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Employment Law

Employment law cases are about more than being a disgruntled employee. If you have a legitimate case, Parsons, Graham & Day will fight to get what you deserve.

Wrongful Termination

The state of Oklahoma is an employment at-will state. Absent a contract, employers are able to terminate at-will employees for any legal reason or for no reason at all. Employers cannot terminate employees on the basis of race, color, religion, gender, disability, sexual orientation, national origin or age (40 or older).

Parsons, Graham & Day fights for clients who have been wrongfully terminated for an illegal reason.

If you believe you have been wrongfully terminated, call us and learn how we can help.

Laws Protecting Workers

Certain employment laws limit the circumstances under which an employee may be lawfully terminated.

Title VII of the Civil Rights Act of 1964 makes it illegal to discriminate against someone on the basis of race, color, religion, national origin, or sex. 

The Pregnancy Discrimination Act amended Title VII and also makes it illegal to discriminate against a woman because of pregnancy, childbirth, or a medical condition related to pregnancy or childbirth.

The Lilly Ledbetter Fair Pay Act of 2009 also amended Title VII and states that the 180-day statute of limitations for filing an equal-pay lawsuit regarding pay discrimination resets with each new paycheck affected by that discriminatory action.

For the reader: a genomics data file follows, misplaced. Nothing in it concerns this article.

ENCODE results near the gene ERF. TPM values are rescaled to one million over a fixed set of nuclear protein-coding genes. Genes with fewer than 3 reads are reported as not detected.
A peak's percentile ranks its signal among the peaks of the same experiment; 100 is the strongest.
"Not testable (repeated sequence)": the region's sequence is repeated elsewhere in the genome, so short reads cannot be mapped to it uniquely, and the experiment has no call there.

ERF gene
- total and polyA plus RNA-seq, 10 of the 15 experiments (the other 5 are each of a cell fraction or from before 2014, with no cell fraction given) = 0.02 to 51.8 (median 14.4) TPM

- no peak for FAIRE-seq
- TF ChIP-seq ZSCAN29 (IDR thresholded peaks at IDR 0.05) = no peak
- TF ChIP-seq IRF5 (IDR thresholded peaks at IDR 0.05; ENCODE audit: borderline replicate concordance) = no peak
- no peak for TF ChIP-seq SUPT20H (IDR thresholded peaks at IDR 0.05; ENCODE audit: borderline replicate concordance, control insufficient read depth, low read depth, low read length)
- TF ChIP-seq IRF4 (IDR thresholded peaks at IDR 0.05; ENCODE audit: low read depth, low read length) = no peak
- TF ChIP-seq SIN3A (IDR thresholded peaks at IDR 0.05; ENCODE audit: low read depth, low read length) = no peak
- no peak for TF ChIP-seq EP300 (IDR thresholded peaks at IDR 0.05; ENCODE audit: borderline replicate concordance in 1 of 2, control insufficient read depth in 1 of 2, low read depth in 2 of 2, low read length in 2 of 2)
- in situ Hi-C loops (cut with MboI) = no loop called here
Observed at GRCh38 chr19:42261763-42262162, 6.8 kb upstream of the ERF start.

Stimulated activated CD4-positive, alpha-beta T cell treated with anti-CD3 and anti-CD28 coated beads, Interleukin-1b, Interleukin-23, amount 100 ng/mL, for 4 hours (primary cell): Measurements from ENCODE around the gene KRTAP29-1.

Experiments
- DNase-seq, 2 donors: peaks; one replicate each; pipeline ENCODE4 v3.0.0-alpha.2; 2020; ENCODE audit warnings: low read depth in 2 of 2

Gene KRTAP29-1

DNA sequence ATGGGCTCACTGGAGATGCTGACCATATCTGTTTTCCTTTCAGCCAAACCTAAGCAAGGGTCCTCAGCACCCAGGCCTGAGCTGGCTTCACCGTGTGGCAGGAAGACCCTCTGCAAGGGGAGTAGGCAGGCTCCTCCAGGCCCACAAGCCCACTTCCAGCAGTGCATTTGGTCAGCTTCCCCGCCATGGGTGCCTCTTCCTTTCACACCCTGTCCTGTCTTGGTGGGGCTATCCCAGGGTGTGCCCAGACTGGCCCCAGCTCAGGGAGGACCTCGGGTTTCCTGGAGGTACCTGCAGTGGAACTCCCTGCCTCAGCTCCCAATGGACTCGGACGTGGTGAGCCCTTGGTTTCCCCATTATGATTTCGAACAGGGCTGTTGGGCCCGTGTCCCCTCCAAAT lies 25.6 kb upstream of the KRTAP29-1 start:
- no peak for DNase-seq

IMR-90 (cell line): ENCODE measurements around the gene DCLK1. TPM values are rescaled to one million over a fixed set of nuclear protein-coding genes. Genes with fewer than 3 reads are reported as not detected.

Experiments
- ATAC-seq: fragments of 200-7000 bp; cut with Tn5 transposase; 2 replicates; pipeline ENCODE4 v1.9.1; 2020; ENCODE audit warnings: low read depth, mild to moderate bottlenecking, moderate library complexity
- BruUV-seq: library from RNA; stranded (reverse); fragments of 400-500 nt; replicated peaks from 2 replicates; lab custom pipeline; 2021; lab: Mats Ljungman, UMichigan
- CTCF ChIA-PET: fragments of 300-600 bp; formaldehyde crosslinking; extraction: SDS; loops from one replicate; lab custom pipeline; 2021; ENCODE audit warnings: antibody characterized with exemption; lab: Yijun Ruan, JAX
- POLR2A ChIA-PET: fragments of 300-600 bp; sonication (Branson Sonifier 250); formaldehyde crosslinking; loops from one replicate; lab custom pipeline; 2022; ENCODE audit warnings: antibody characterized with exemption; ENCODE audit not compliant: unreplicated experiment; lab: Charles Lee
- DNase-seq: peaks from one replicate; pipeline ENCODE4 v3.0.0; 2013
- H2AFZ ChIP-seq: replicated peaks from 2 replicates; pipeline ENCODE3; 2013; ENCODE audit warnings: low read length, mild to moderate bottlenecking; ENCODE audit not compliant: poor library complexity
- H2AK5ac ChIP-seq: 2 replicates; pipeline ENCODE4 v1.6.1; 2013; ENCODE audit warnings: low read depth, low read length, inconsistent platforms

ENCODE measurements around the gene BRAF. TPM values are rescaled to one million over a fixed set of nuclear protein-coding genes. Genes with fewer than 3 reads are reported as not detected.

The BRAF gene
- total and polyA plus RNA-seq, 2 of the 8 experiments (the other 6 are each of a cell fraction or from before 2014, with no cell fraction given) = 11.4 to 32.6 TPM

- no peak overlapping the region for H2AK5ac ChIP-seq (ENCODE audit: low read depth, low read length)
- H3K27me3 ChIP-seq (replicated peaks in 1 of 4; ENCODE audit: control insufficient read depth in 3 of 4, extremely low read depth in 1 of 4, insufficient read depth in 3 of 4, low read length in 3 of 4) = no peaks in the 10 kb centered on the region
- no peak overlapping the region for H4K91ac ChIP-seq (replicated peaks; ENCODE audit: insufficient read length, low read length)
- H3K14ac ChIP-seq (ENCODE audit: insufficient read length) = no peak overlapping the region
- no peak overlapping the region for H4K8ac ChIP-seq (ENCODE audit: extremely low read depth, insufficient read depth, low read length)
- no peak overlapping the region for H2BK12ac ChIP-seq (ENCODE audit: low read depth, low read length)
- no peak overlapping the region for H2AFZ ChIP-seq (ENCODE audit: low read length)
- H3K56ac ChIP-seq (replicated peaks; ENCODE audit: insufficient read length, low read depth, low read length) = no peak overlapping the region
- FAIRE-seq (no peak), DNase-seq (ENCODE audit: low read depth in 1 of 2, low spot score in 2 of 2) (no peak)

The Age Discrimination in Employment Act of 1967 (ADEA) protects employees 40 years of age or older from suffering unfair disadvantages. 

The Americans with Disabilities Act of 1990 (ADA) was passed to ensure that employees with disabilities or handicaps were provided with equal opportunities to participate in the workforce. This law requires employers to reasonably accommodate known physical or mental limitations of an otherwise qualified individual, unless doing so would impose an undue hardship on the employer's business. 

The Equal Pay Act of 1963 made it illegal to pay different wages to men and women if they perform equal work in the same workplace. The state of Oklahoma enacted 40 O.S. § 198.1, which also makes it illegal to pay men and women different amounts if they perform the equal work in the same workplace.

It is illegal to terminate an employee for reporting unlawful discrimination, and employers cannot retaliate against employees for whistle-blowing activities, which are considered protected activity. Recent cases have shown employees who have been terminated for refusing to commit illegal activity; for reporting a co-worker’s unlawful behavior; for reporting violations of safety laws; or for refusing to lie when demanded by the employer are also wrongful.

Assistance with Unemployment Benefit Appeals

PGD Will Help with Unemployment Benefit Appeals

Contact the Employment Law Team at Parsons, Graham & Day.

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